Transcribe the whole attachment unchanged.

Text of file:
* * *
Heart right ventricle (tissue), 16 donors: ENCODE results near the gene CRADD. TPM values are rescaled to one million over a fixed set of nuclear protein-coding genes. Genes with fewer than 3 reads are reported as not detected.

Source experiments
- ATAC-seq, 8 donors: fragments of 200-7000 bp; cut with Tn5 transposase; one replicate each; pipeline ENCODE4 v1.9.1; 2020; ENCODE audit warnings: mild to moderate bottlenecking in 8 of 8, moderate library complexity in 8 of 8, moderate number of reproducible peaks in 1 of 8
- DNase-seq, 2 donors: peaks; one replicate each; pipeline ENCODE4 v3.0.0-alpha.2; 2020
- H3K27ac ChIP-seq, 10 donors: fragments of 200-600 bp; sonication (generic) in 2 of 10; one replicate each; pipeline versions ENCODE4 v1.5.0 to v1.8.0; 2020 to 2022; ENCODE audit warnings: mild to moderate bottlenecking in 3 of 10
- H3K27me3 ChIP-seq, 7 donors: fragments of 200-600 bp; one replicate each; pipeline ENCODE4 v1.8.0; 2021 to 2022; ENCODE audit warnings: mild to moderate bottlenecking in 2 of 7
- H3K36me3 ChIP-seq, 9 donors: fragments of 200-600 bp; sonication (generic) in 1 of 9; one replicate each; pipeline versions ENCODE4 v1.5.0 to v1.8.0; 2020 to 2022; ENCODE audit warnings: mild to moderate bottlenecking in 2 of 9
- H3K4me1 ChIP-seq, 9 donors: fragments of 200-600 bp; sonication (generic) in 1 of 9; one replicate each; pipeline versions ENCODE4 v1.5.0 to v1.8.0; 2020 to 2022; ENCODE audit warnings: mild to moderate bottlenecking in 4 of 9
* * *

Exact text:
Heart right ventricle (tissue), 16 donors: ENCODE results near the gene CRADD. TPM values are rescaled to one million over a fixed set of nuclear protein-coding genes. Genes with fewer than 3 reads are reported as not detected.

Source experiments
- ATAC-seq, 8 donors: fragments of 200-7000 bp; cut with Tn5 transposase; one replicate each; pipeline ENCODE4 v1.9.1; 2020; ENCODE audit warnings: mild to moderate bottlenecking in 8 of 8, moderate library complexity in 8 of 8, moderate number of reproducible peaks in 1 of 8
- DNase-seq, 2 donors: peaks; one replicate each; pipeline ENCODE4 v3.0.0-alpha.2; 2020
- H3K27ac ChIP-seq, 10 donors: fragments of 200-600 bp; sonication (generic) in 2 of 10; one replicate each; pipeline versions ENCODE4 v1.5.0 to v1.8.0; 2020 to 2022; ENCODE audit warnings: mild to moderate bottlenecking in 3 of 10
- H3K27me3 ChIP-seq, 7 donors: fragments of 200-600 bp; one replicate each; pipeline ENCODE4 v1.8.0; 2021 to 2022; ENCODE audit warnings: mild to moderate bottlenecking in 2 of 7
- H3K36me3 ChIP-seq, 9 donors: fragments of 200-600 bp; sonication (generic) in 1 of 9; one replicate each; pipeline versions ENCODE4 v1.5.0 to v1.8.0; 2020 to 2022; ENCODE audit warnings: mild to moderate bottlenecking in 2 of 9
- H3K4me1 ChIP-seq, 9 donors: fragments of 200-600 bp; sonication (generic) in 1 of 9; one replicate each; pipeline versions ENCODE4 v1.5.0 to v1.8.0; 2020 to 2022; ENCODE audit warnings: mild to moderate bottlenecking in 4 of 9